Last month we looked at how employee satisfaction can lead to increased productivity. This month we look at the importance of the power of choice.
Numerous studies show that empowering your employees can lead to higher productivity, so let’s look at why this is and how you can foster an empowered environment.
What is employee empowerment?
Quite simply, it means giving your employees more freedom—letting their voices be heard, and letting their suggestions make a difference in your company. The more you can trust your employees to run your business, solve problems, and take initiative, the less time you have to devote to managing them and the more time you can spend looking at the big picture.
But how do you empower your employees and be sure they are performing in a way consistent with your corporate objectives and values?
- It can’t be an empowerment program
Implementing a top-down program to empower your employees is inherently flawed. Your whole organization has to be committed to the idea of letting employees make decisions. Start with a frank discussion with your employees. They may not want, or feel they are ready for the kind of freedom you want them to have (note that this decision has to come from them, not you). That’s good to know now before you start taking things to the next step. If they’re not ready, table the discussion and bring it back up in six months.
- Their sense of empowerment may be different from yours
Empowerment is a vague word that will mean different things to your employees. Make sure you’re all on the same page about what an empowered environment will look like in your company. Again, this should be part of the discussion and not something handed down to them from on high. This needs to be arrived at organically.
- Realize that people are already empowered
Most organizations actively work to disempower people—to force them to conform to a hierarchy. Your role is to realize their existing empowerment, to give them a voice and to help them actualize their empowerment.
- Encourage Open Communication
Make sure your employees have a direct channel to you so they can voice their opinions. Give them structured ways to communicate with you. And most importantly, make sure they know their feedback is important even if you decide to do something different (you are still in charge, of course, and do have final say). Publicly acknowledge their input—again, even if it’s input you chose not to use.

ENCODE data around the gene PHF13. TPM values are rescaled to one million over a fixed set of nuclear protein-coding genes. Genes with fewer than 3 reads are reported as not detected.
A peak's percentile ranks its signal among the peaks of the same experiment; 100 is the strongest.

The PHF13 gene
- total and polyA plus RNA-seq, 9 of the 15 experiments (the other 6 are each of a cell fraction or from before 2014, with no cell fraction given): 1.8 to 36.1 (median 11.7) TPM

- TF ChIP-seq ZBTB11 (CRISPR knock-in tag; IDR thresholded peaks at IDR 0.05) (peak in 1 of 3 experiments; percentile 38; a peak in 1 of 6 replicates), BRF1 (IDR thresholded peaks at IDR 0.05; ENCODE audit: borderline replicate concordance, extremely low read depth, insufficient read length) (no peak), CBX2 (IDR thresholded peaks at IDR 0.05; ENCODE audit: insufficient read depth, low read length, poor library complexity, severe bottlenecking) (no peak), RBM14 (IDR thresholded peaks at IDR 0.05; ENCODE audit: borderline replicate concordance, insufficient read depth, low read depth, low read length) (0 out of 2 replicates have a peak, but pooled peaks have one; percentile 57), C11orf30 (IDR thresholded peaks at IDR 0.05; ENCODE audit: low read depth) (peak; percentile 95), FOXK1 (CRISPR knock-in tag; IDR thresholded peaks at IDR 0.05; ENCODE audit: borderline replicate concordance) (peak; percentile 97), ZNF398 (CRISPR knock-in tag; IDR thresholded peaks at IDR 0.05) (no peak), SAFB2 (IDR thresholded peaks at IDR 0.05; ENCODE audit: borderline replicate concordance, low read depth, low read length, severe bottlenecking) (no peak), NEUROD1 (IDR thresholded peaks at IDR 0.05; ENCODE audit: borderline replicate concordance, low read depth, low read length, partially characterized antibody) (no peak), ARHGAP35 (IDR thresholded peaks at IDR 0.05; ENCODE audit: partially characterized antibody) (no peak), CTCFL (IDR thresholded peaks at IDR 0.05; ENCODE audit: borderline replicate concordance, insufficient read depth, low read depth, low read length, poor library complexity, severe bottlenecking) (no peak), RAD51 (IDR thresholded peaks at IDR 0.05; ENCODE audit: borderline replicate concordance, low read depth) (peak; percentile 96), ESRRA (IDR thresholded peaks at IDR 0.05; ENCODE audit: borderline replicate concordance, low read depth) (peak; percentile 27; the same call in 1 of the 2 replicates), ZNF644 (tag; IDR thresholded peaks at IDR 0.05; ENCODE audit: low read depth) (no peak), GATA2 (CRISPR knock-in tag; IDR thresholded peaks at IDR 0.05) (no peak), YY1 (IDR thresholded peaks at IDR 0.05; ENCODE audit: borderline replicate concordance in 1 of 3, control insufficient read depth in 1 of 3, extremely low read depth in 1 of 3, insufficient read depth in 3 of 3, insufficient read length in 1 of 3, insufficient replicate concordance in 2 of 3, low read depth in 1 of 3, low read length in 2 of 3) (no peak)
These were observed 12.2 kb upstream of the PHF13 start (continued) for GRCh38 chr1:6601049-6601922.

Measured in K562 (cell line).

- Require Accountability
It’s great to let your employees do their thing, but they still need to know when they are meeting expectations and when they aren’t. Be consistent in your handling of the measurement and rewards so employees are motivated to do their best. At the same time, you need to allow employees to fail safely. Give them the chance to try new things in a way that doesn’t put the company in danger. Set up environments where people can test new ideas and learn from the failures as well as the successes.
- Devote more time to training
If you want your employees to have more freedom to make bigger decisions without your guidance, you need to make sure they are equipped to do so. This means training on an ongoing basis. Be inclusive in your training sessions, even if the topic at hand seems fairly narrow. It may seem like your staff from one department doesn’t need to be involved in a training session for another, but don’t be too sure. The more your employees know about what everyone else knows, the better your teams can work together—especially in a crisis.
- Appreciate their efforts
Your best employees aren’t satisfied just by their paycheck. They want to know you appreciate their contribution. Don’t be afraid to say “thank you” or “good job.” A few comments like those can go a long way to making your empowered employees feel satisfied, which as we mentioned in our last article, also leads to higher productivity.
For more information on increasing productivity at your facility, contact Vanguard Resources.